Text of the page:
NORWAY - Norway's Parliament, the Stortingets, is setting up an independent committee to review the parliamentary pension system, after the office of the Auditor General (Riksrevisjonen) discovered at least six cases of "improper" pension payments.

The Riksrevisjonen said a preliminary report had notified it of the overpayments to the six former members of the Stortinget in April, although a final report was not submitted until 25 June, after it had received a response from the pension's board.

The report noted not only had six people received "improper payments" but it also revealed the payment of pensions to former Storting representatives lacked inspection procedures to follow-up a pension member's other income.

Jørgen Kosmo, auditor general, said although the Riksrevisjonen had uncovered the overpayments, common auditing practice meant "dialogue with the affected individuals is the responsibility of the pension's board".

But he added: "The rules are clear. If you have earned a single penny more than what you've been entitled to in retirement for the current year, you must repay the entire pension payments."

The overpayments were discovered following information received from the pension's board, the Norwegian pension fund, the central registry for social security, public tax lists and the employer/employee registry.

However,the Riksrevisjonens noted in its report the pension's board payments are mainly based on trusting the information provided by senior citizens, and so it "has not established inspection procedures for the follow-up of pensioners' other income".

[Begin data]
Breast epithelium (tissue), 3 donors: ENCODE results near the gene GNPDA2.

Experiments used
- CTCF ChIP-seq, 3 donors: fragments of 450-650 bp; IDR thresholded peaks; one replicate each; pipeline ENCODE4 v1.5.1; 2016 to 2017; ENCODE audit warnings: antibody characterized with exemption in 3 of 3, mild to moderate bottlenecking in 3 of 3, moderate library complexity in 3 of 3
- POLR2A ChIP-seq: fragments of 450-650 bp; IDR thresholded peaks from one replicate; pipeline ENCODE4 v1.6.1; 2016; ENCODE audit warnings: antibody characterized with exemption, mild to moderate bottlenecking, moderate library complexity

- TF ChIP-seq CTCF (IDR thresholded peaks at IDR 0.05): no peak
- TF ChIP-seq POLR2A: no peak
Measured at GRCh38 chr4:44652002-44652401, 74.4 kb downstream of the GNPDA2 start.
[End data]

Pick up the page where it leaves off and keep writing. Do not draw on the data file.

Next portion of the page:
Although the Riksrevisjonens has uncovered six cases of incorrect payments, it warned the lack of control over pension payments might mean there is a "risk of incorrect payments in excess of those covered in the report".

Under the terms of the parliamentary pension, the pensioner must declare any additional employer/employee related income up the level of the full Stortings pension, even if it is not permanent, although the Riksrevisjonen claimed the boundary between what is classed as fixed or sporadic income is "still somewhat unclear".

As a result of the Audit General's report, the Parliament's presidency has now confirmed it will establish an independent committee to review the pension scheme, with the full mandate and composition of the panel to be decided on 4 September.

However, a statement from the Stortinget revealed the commission would review all the matters outlined in the Riksrevisjonen's report, and all pension payments made to members over the age of 75, including those highlighted by the auditor's report, "must be reviewed".

In addition, the committee will be asked to review the legal practices surrounding parliament's pension system, and examine the procedures currently used in the treatment of individual cases.

The committee will also be appointed to study the future of the parliamentary pension system, and in particular consider a potential arrangement where the pension fund would be managed externally and independent of Parliament.

Independent experts have a short time frame in which to conduct its investigations, as parliament has stated the committee should report its findings to the presidency "as soon as possible" or at the latest by the end of the year.

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